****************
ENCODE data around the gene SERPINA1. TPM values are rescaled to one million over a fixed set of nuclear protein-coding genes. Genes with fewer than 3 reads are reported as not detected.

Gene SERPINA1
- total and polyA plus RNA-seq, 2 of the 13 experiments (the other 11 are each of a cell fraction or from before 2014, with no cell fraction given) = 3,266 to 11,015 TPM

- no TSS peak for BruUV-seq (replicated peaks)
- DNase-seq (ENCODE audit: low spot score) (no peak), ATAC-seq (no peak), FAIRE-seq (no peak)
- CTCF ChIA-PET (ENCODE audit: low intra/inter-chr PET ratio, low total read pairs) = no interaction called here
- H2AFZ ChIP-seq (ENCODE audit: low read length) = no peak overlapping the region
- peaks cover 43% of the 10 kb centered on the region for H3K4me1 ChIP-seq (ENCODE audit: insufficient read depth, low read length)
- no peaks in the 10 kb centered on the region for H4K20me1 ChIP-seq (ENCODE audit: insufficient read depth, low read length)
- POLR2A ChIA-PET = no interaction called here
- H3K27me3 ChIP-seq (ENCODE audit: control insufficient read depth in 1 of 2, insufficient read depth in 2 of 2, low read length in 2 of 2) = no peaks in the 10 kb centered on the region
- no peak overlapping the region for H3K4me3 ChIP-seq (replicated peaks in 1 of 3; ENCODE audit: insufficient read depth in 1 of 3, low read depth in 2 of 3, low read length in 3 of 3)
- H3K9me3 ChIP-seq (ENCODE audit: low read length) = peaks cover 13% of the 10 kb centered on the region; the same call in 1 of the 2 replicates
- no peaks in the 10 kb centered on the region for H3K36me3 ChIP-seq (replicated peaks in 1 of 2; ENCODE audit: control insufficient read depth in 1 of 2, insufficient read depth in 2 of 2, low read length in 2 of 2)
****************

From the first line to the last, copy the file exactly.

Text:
ENCODE data around the gene SERPINA1. TPM values are rescaled to one million over a fixed set of nuclear protein-coding genes. Genes with fewer than 3 reads are reported as not detected.

Gene SERPINA1
- total and polyA plus RNA-seq, 2 of the 13 experiments (the other 11 are each of a cell fraction or from before 2014, with no cell fraction given) = 3,266 to 11,015 TPM

- no TSS peak for BruUV-seq (replicated peaks)
- DNase-seq (ENCODE audit: low spot score) (no peak), ATAC-seq (no peak), FAIRE-seq (no peak)
- CTCF ChIA-PET (ENCODE audit: low intra/inter-chr PET ratio, low total read pairs) = no interaction called here
- H2AFZ ChIP-seq (ENCODE audit: low read length) = no peak overlapping the region
- peaks cover 43% of the 10 kb centered on the region for H3K4me1 ChIP-seq (ENCODE audit: insufficient read depth, low read length)
- no peaks in the 10 kb centered on the region for H4K20me1 ChIP-seq (ENCODE audit: insufficient read depth, low read length)
- POLR2A ChIA-PET = no interaction called here
- H3K27me3 ChIP-seq (ENCODE audit: control insufficient read depth in 1 of 2, insufficient read depth in 2 of 2, low read length in 2 of 2) = no peaks in the 10 kb centered on the region
- no peak overlapping the region for H3K4me3 ChIP-seq (replicated peaks in 1 of 3; ENCODE audit: insufficient read depth in 1 of 3, low read depth in 2 of 3, low read length in 3 of 3)
- H3K9me3 ChIP-seq (ENCODE audit: low read length) = peaks cover 13% of the 10 kb centered on the region; the same call in 1 of the 2 replicates
- no peaks in the 10 kb centered on the region for H3K36me3 ChIP-seq (replicated peaks in 1 of 2; ENCODE audit: control insufficient read depth in 1 of 2, insufficient read depth in 2 of 2, low read length in 2 of 2)